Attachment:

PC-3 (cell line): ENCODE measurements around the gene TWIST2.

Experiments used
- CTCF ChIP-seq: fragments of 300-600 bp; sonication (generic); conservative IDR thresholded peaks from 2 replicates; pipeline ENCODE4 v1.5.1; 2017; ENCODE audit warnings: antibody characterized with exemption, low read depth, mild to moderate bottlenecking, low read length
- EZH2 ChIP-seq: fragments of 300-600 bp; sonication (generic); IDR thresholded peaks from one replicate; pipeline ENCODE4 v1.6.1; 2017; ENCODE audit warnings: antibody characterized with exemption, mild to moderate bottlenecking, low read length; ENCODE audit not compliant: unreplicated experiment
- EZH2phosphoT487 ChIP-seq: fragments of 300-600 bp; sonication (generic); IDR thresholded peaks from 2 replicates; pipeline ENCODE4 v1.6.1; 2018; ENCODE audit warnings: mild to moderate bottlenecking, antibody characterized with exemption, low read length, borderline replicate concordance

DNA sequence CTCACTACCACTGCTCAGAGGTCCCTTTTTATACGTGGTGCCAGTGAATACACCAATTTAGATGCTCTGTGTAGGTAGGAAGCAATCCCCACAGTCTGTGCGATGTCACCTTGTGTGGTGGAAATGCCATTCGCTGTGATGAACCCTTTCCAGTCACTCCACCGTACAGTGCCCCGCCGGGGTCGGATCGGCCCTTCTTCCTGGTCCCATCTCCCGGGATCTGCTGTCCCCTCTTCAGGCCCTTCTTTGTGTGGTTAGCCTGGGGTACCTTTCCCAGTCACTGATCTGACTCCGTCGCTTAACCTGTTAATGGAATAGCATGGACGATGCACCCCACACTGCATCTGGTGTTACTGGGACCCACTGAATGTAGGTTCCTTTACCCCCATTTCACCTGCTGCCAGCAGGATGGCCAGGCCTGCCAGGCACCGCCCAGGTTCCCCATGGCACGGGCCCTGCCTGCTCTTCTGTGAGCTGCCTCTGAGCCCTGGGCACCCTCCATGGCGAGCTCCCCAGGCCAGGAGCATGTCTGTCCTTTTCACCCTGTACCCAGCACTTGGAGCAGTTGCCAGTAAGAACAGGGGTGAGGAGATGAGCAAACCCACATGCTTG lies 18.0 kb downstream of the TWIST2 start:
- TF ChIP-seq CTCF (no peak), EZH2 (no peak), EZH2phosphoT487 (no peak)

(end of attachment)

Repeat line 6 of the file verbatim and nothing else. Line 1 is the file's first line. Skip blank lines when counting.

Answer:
DNA sequence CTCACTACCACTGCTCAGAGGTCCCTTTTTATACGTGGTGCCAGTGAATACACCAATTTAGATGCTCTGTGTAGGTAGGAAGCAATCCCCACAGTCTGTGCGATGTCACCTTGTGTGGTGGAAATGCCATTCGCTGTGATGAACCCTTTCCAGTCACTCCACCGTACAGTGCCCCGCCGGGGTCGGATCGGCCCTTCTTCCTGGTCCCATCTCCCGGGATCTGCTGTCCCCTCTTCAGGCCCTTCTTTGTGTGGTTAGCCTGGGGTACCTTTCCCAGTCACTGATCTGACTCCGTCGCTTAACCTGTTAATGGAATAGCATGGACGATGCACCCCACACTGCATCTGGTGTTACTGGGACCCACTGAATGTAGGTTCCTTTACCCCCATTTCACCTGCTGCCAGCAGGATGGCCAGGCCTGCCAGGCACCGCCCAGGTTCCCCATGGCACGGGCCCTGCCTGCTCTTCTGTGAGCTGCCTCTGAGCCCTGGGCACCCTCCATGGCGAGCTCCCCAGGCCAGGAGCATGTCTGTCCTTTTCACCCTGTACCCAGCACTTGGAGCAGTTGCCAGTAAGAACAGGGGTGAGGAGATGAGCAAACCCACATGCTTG lies 18.0 kb downstream of the TWIST2 start: